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Occasionallywinter Nights

November 6, 2013

Dear Reader,

Another gaming venture in which I’ve recently engaged is a return to Neverwinter Nights, the old classic of early “3D” CRPGs.  I got back into at the request of a buddy of mine who suggested we play through some of the player-generated content together.  I figured I’d give it a go, since I remember enjoying the game quite a lot when it was first released more than a decade ago.

The return to it was brutal.  Let me be clear, though; it’s very likely not the game’s fault, but my own.  It’s been so long since I’ve played something so, honestly, tough.  With MMO mechanics having largely been standardized, things like balanced pulls, beginner areas, and trash mobs have become part of my gaming psyche.  This is not how things were done in Neverwinter Nights.  I thought I’d be clever and play a rogue so I could stealth around and make sneak attacks, but the truth is that more often I’m being sneak attacked by sly wolves or bandit rogues.

I’ve died over and over, and each time I die, there’s an experience and gold punishment for having done so.

Part of me rebels and wants to spit at the designer for being so “unfair” in the early stages of the game.  I haven’t played the damn thing in probably 8 or more years, so to relearn both the mechanical system (which is not entirely D&D) was hard enough, but to top it off with having to relearn the culture of caution in a gaming atmosphere where players mostly run free and do as they see fit, conquering much harder mobs and overcoming the odds – well – that doesn’t happen in NWN.

That part of me is constantly criticizing the design, but the truth is, D&D is hard.  My buddy keeps pointing out how “the early levels” of D&D are inherently poorly balanced, but I’ve never DM’d or been a player in a campaign where low level PCs were put to such tests.

But that’s the hot-headed part of me.  The more coolly analytical part knows that I’ve been reckless (not only because my buddy keeps telling me I’m being reckless).  I’m not used to games being so lethal; I was legitimately one-shotted by stealthed mobs three or four deaths in a row.  In the mean time, mobs detect my stealth from across the screen and come running.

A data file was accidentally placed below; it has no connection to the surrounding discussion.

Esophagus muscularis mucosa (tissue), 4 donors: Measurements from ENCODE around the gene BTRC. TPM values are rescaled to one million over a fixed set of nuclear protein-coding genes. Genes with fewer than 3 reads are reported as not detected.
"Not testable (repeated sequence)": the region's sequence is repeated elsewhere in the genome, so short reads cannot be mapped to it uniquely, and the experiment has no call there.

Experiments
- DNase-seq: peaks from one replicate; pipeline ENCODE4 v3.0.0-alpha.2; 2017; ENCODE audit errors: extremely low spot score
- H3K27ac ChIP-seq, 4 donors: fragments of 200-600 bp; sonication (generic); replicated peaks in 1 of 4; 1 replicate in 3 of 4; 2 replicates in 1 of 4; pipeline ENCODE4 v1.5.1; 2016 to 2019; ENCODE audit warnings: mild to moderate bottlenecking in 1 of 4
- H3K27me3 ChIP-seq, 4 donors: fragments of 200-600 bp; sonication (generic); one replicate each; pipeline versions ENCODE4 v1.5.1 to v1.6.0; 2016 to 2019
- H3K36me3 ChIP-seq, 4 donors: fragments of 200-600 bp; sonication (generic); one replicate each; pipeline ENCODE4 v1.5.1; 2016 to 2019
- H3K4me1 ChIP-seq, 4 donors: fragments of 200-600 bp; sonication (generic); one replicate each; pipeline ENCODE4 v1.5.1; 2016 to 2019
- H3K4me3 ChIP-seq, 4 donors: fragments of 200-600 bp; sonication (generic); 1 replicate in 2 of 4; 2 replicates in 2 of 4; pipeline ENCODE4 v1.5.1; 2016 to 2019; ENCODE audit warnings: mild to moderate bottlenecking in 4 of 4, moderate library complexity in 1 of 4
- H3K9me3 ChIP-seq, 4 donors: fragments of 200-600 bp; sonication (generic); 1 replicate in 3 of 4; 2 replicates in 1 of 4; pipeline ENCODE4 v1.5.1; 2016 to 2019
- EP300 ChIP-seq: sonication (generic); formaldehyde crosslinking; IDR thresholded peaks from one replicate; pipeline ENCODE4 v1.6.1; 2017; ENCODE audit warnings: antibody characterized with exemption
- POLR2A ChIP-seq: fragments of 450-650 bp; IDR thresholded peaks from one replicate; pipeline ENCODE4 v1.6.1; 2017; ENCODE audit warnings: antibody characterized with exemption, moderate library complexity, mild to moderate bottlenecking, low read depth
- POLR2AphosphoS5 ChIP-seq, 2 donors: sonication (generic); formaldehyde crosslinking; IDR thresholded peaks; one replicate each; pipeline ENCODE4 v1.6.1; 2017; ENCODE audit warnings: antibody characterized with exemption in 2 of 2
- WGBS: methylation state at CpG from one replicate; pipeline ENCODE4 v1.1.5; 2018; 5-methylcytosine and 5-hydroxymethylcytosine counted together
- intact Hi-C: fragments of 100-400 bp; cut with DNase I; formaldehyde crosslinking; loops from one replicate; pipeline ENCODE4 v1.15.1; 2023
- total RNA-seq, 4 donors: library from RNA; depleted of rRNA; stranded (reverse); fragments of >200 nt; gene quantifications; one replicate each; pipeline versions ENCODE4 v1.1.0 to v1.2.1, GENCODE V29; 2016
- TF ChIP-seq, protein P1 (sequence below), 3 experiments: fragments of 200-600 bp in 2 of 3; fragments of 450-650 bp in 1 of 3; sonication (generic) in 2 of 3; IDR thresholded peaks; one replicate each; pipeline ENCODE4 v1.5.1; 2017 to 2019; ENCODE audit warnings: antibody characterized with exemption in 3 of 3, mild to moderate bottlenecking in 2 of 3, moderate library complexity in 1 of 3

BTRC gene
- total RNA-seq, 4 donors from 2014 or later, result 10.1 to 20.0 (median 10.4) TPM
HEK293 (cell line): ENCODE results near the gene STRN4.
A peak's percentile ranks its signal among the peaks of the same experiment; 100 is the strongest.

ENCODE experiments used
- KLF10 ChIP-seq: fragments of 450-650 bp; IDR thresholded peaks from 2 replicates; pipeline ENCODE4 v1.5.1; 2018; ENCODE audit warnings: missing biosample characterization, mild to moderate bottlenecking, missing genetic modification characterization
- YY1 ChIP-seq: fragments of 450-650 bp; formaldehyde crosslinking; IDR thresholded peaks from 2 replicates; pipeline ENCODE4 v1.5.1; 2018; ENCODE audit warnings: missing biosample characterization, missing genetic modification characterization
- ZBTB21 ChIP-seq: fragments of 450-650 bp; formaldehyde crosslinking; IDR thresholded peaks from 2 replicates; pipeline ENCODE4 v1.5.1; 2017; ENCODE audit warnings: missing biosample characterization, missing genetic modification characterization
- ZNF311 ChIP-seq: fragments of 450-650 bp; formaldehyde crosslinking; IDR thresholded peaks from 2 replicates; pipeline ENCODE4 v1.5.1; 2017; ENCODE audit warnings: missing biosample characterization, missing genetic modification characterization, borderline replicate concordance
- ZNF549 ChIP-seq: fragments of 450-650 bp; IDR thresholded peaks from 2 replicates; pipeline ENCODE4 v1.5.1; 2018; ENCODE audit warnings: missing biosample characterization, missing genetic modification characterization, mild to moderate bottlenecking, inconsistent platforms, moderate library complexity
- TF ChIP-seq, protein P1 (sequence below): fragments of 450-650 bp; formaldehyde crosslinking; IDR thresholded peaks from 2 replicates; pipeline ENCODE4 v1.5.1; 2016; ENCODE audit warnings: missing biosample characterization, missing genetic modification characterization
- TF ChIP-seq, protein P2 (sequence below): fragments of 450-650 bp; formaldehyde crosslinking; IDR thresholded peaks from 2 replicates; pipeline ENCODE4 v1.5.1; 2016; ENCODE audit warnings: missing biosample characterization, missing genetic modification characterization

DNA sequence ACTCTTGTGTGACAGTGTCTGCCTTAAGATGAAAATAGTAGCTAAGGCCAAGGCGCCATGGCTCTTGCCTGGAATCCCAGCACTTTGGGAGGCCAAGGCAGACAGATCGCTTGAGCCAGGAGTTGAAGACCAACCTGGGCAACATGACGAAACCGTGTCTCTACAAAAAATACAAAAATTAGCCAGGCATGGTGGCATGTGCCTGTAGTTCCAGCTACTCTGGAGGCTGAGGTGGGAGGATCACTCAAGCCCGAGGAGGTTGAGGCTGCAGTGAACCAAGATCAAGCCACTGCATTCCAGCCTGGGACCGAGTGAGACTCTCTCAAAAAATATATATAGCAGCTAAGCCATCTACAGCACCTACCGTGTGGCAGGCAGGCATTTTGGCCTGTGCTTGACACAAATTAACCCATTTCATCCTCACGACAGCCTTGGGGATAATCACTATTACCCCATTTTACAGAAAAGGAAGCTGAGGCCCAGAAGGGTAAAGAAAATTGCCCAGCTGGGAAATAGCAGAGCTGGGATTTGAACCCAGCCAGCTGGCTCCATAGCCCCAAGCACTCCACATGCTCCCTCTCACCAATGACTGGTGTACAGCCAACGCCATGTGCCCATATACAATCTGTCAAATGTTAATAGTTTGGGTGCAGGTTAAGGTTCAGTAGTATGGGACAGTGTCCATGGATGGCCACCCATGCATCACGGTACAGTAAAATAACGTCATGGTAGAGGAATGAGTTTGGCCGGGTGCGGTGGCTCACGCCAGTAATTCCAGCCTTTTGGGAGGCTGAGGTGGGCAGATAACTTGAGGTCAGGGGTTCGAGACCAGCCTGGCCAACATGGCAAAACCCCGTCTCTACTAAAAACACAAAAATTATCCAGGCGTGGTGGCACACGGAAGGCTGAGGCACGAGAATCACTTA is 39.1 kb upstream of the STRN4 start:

I had some early, deaths, too, from playing an RPG the way many (stupid) RPGs are played; I went into some random person’s house and started looting it.  She did not take kindly to this and promptly killed me.  That sort of “realistic” response is missing from so many games, and I’ve always lamented its absence.  I loved that you couldn’t sell stolen things in Morrowind, and that people would get angry and potentially even attack you in Oblivion and Skyrim; that felt much more authentic.  However, that early death set me back and prevented me from being the appropriate level when I left town, meaning I was getting one-shotted by the aforementioned mobs because I had less hp than I should have.

Part of the problem, too, is that D&D is designed for well-rounded parties.  I figured a rogue could use magic device enough to partially make up for having no spellcasters, and I’d have a tank to help with mobs, but the fact is I can’t heal the tank at all right now, so if there’s a mispull, we’re likely both dead.

So these two sides of me are at war.  I know I should be more careful; I’ve just been trained out of it by a decade of “less realistic” games.  I also feel, though, that design that’s so tightly tuned is perhaps at fault because it means one early mistake can lead to, eventually, an unplayable character.

That said, these early setbacks haven’t prevented me from wanting to play; quite the opposite.  I want to play to overcome the nonsense of the early levels and move on to brighter pastures.  It’s just been a hard wake-up call from the land of MMOs.

Sincerely,

Stubborn (and probably re-rolling)

5 Comments leave one →
  1. November 6, 2013 8:15 am

    There was this lich in Baldur’s Gate … /shudder

    THIS is why I get so irritated when we see yet another nerf to world content in WoW. I *liked* the challenge of Stitches and Mor’ladim and those guys. It contributed a bit to the feeling you were in a dangerous place, and therefore caution was necessary.

    (gankers of course loved it because even if they failed, you would likely die if they ganked you in the right lace, but WAT HOOOO.)